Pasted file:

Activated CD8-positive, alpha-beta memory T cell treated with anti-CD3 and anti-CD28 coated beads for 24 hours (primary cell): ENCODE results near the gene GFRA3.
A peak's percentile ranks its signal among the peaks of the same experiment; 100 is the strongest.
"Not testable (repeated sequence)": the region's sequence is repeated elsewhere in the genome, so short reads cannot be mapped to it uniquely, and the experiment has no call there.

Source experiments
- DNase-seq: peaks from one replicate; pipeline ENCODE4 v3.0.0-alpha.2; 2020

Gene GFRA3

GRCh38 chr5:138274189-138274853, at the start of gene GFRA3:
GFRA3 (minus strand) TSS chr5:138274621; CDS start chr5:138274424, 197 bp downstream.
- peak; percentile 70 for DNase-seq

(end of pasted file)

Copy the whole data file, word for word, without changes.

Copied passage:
Activated CD8-positive, alpha-beta memory T cell treated with anti-CD3 and anti-CD28 coated beads for 24 hours (primary cell): ENCODE results near the gene GFRA3.
A peak's percentile ranks its signal among the peaks of the same experiment; 100 is the strongest.
"Not testable (repeated sequence)": the region's sequence is repeated elsewhere in the genome, so short reads cannot be mapped to it uniquely, and the experiment has no call there.

Source experiments
- DNase-seq: peaks from one replicate; pipeline ENCODE4 v3.0.0-alpha.2; 2020

Gene GFRA3

GRCh38 chr5:138274189-138274853, at the start of gene GFRA3:
GFRA3 (minus strand) TSS chr5:138274621; CDS start chr5:138274424, 197 bp downstream.
- peak; percentile 70 for DNase-seq